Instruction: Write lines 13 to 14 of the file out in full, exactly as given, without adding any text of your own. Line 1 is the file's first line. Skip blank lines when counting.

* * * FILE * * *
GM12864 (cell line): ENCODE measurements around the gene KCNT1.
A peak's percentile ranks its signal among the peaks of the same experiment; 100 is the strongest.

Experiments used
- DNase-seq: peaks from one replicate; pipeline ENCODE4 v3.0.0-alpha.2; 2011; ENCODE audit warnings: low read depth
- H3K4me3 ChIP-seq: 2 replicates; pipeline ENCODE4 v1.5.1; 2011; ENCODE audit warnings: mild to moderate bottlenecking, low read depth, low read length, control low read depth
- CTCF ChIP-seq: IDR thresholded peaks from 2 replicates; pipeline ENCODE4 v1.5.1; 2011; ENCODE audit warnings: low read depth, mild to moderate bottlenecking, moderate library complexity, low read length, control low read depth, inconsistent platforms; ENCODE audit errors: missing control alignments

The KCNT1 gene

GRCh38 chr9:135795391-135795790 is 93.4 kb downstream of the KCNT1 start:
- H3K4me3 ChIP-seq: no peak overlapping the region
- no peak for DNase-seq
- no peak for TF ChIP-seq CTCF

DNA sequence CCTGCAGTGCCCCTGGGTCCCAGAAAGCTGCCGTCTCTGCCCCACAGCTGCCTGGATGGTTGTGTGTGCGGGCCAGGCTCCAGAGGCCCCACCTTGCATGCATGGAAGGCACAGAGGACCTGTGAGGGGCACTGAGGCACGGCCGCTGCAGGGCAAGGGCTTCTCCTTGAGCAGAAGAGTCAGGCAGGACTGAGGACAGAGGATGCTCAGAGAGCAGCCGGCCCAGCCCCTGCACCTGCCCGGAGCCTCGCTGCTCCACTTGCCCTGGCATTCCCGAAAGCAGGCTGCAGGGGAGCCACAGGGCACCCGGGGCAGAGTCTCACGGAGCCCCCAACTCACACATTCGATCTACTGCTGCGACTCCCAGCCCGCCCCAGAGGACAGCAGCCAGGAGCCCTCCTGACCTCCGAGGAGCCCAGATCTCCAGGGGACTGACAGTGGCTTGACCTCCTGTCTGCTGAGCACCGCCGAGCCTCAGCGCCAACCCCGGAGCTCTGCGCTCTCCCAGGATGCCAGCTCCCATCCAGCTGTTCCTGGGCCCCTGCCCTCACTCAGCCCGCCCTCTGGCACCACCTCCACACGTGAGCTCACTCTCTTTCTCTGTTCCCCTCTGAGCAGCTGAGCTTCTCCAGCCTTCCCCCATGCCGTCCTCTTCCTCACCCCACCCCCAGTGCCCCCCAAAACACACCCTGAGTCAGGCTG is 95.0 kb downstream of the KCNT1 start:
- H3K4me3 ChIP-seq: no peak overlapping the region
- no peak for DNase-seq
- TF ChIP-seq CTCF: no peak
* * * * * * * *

- H3K4me3 ChIP-seq: no peak overlapping the region
- no peak for DNase-seq